Friday, February 09, 2007

The Bohr Model of Friendship

After a conversation with a buddy of mine, I've decided to begin a great scientific undertaking: describing the Bohr Electron Orbital Model of Friendships. This, therefore is the first post in my new series of Science Stuff For Life.

**Disclaimer: You kind of need an understand of Bohr's model for actual electron orbitals in order for this is make sense, and I'm sooo not going to teach it to you**

You exist as a nucleus comprised of protons and neutrons (see the Subatomic Particle Theory for the Self), obviously at the center. Around you are your friends (the so-called electrons), bound to you by weak nuclear forces. I know the bond with friends isn't weak, but WNFs are actualy weak because they are, after all, nuclear. But anyways, the attractive force between your protons and your friend-electrons is caused by favorable compatibility between your charge and their charge (i.e. how well you get along). All your friend-electrons exist in one of seven circular, concentric orbitals. Friend-electrons in closer orbitals are attracted more srongly to the nucleus and are your closest friends. People who know and like less exist in orbitals further from the nucleus. Each orbital also has an energy associated with it (further away orbitals having a higher energy) that represents the amount of effort, time, and emotional anguish it would (or has) require(d) to bring them into the closest orbital. In addition to this difference in energy, different orbitals can accomodate different numbers of freind-electrons, the inner-most orbital being able to hold only a few (which makes sense, right? You can only have a few really close friends, and more less-close friends) while further, lower-energy orbitals can accomodate a higher number of friend-electrons. This has something to do with the Pauli (note the spelling) Exclusion Principle...something.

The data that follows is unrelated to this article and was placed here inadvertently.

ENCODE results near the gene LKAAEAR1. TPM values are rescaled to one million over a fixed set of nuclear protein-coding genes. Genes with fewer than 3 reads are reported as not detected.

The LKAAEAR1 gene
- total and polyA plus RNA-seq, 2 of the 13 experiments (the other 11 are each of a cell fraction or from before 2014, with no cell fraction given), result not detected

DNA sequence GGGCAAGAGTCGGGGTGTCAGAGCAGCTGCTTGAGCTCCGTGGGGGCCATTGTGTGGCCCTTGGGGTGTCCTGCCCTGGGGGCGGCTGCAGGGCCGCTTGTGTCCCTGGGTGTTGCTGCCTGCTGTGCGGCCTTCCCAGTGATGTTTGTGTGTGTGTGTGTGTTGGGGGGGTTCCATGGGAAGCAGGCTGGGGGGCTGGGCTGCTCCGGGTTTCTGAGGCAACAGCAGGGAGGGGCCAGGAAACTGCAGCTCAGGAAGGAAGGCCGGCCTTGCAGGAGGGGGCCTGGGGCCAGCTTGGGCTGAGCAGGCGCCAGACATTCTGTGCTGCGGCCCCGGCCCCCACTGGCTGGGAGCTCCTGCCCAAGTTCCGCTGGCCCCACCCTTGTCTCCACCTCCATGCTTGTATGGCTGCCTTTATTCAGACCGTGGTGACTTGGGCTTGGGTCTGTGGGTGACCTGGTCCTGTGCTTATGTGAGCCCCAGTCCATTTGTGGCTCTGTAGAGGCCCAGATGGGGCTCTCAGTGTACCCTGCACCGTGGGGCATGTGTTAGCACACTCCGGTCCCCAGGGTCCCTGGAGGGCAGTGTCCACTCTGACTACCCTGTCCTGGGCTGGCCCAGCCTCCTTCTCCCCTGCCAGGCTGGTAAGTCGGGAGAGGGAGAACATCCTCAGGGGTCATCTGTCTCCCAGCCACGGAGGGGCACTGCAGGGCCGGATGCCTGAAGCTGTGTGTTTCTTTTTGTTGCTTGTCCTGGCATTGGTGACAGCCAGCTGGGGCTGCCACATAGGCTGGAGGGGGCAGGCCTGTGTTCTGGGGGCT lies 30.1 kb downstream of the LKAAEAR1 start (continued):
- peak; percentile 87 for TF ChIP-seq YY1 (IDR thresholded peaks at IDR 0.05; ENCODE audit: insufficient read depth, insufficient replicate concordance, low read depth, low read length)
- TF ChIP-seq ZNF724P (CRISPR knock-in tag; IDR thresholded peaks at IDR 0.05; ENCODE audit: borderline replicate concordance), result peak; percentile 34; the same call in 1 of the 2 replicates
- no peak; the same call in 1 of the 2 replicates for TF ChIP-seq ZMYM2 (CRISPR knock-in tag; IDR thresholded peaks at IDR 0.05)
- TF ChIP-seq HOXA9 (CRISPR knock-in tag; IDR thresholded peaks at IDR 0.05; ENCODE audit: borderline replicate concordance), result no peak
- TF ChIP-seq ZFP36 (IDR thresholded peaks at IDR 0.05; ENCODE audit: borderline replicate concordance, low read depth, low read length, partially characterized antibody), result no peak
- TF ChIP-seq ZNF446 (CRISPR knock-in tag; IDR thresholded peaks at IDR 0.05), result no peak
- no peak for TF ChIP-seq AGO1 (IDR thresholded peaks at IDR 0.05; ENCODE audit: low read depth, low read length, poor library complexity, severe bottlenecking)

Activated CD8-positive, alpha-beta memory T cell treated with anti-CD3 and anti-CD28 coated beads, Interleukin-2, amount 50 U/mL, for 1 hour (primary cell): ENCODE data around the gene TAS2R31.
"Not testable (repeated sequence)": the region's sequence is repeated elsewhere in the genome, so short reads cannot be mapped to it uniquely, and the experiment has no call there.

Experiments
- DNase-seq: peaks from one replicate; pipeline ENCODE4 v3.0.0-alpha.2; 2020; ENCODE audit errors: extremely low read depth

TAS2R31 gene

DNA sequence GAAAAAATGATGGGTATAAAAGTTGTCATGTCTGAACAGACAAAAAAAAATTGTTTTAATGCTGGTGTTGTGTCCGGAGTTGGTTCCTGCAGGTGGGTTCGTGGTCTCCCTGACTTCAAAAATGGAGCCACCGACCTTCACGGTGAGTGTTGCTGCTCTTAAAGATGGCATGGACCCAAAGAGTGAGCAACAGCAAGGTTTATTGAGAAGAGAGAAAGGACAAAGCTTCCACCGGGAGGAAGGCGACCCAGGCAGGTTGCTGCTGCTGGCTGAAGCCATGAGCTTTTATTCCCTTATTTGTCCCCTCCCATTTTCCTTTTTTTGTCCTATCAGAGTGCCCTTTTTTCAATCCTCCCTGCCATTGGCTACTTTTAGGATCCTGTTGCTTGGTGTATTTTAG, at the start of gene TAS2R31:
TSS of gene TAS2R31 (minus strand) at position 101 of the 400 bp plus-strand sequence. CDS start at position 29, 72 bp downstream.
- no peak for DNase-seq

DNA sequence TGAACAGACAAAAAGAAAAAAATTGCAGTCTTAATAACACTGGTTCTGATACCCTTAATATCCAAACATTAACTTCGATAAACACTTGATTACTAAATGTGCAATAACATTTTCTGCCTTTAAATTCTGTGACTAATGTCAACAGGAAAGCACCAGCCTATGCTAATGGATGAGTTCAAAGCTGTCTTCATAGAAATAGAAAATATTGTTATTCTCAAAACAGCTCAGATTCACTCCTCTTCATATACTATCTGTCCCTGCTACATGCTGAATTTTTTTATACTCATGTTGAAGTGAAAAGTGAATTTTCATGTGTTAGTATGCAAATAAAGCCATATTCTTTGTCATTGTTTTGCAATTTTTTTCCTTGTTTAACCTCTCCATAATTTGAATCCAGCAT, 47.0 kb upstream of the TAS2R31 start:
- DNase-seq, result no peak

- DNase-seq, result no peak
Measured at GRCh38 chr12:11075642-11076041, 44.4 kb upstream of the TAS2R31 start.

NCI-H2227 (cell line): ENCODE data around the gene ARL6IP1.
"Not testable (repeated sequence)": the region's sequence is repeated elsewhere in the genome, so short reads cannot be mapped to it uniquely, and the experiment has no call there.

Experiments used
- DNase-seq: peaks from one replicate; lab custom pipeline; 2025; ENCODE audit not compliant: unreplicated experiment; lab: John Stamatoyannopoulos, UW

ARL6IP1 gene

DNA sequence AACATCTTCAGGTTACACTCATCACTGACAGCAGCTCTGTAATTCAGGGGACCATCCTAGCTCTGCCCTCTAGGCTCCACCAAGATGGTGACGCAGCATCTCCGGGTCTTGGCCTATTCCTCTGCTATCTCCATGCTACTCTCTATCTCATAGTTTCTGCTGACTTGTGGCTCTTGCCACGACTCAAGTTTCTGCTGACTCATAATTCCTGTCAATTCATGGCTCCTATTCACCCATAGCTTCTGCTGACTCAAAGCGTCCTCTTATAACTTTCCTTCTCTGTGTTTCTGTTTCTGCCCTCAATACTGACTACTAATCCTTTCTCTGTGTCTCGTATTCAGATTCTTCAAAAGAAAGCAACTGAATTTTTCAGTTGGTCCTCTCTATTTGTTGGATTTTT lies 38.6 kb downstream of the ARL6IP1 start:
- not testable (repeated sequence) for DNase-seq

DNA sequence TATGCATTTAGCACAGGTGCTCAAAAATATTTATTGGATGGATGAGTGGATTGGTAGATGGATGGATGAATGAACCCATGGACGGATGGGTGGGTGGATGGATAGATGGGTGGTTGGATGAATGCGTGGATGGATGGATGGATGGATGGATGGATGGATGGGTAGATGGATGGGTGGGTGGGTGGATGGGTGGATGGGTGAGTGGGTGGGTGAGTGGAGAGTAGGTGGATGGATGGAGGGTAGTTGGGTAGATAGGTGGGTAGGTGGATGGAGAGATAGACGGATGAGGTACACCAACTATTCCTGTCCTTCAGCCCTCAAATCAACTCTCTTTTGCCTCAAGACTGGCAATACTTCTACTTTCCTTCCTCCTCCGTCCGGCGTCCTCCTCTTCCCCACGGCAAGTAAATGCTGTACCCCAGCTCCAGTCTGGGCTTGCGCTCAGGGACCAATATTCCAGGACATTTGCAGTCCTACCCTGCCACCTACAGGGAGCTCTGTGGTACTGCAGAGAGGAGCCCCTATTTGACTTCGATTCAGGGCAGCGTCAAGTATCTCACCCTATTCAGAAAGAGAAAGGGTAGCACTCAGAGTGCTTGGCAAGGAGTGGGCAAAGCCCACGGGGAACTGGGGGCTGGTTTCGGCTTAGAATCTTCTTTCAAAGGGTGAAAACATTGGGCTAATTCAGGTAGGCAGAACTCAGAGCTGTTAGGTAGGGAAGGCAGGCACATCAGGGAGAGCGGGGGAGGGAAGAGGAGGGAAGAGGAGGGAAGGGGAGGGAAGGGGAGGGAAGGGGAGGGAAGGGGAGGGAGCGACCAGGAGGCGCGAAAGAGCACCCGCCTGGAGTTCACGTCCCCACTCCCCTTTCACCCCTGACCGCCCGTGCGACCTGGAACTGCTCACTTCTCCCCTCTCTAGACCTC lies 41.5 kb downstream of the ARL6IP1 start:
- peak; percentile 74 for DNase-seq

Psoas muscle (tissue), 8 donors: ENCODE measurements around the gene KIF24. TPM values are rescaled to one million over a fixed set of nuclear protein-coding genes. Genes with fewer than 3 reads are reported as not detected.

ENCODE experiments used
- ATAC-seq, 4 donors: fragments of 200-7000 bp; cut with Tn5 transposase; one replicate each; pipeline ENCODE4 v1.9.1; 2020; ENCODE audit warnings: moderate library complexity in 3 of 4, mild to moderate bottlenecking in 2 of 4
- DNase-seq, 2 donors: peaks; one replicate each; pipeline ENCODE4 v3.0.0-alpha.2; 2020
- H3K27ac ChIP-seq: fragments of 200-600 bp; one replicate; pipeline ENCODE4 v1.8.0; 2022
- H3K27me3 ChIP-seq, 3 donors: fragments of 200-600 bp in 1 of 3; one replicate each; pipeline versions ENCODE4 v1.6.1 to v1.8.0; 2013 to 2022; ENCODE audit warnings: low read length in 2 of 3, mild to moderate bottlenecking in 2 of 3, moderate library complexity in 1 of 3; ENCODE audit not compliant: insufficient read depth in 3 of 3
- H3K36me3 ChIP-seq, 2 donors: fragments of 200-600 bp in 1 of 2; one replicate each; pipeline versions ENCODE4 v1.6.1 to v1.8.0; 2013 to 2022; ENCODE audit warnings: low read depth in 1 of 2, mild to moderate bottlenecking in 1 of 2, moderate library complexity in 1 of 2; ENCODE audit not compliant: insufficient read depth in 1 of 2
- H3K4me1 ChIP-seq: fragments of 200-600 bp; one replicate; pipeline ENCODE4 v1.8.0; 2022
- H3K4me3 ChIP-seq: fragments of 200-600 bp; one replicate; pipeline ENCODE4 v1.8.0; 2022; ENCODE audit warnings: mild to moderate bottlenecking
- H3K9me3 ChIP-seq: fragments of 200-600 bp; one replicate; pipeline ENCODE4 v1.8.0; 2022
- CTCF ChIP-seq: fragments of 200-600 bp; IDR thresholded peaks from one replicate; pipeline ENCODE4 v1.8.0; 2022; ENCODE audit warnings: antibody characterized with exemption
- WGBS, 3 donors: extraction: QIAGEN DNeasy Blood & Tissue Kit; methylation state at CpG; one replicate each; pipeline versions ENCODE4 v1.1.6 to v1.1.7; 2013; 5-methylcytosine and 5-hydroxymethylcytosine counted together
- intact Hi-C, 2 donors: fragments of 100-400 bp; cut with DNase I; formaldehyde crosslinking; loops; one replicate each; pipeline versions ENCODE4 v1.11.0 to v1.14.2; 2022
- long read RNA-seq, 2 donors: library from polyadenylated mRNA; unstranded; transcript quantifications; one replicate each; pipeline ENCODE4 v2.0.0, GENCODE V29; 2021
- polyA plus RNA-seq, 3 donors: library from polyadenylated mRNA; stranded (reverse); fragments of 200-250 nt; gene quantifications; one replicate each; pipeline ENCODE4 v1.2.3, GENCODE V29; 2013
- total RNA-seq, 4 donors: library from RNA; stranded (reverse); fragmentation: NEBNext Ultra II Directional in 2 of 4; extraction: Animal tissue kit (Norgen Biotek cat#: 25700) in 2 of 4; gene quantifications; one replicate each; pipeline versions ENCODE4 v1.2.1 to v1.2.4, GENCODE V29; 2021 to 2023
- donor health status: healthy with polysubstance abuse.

Anyways, you also have to keep in mind that the closeness and energy of orbitals are relative to the composition of the nucleus around which the orbitals are. For instance, someone who is good with people will have lower-energy orbitals, and the closest orbitals will be closer than the corresponding orbitals of people who aren't good with people or just have no friends.

Thursday, February 08, 2007

Sunday Morning Rain

Today was my favorite barista's last day at the local Starbucks. It's mildly ridiculous to call her my "favorite barista" since I basicly never go to Starbucks (probably once a month or so). But she's always there when I'm playing latte-delivery-boy and we once had a nice little conversation about this Einstein tie I have. But anyways, she was talking with her fellow friendly (but not often alliterative) barista about how it was her last day. She seemed pretty happy about it, probably moving on to better things, but I'm going to miss her somehow. It seems unfair that what could've become a pleasant latte-delivery-boy-esque relationhsip, the kind where your lives intersect so minimaly but so perfectly, just got snuffed out like that. Potentiel for the sake of waste, kind of like meeting southerners your senior year in high school...

But thats just the nature of Sunday Morning Rain, I guess. You never know what your gonna get, it might be miserbaly and depressingly dreary, or it might be warm and sunny. Maybe it'll even force you inside by a warm hearth and make you just curl up and appreciate the light of a southern flame. You never do know what your gonna get, and sometimes you can throw on a raincoat or some bright yellow boots and just go about your day, but other times it's just too fucking wet. You just kind of take what you get and do what you can.

When we get right down to it, thats the forcast every day: Sunday Morning Rain (with a chance of crappy metaphor). Turn's out that this Thursday morning's Sunday Morning Rain was caramel scented and that kind of goodbye you go home and say by yourself, and maybe a forshadowing, juxtaposing hint of some actual Sunday Morning Rain this May.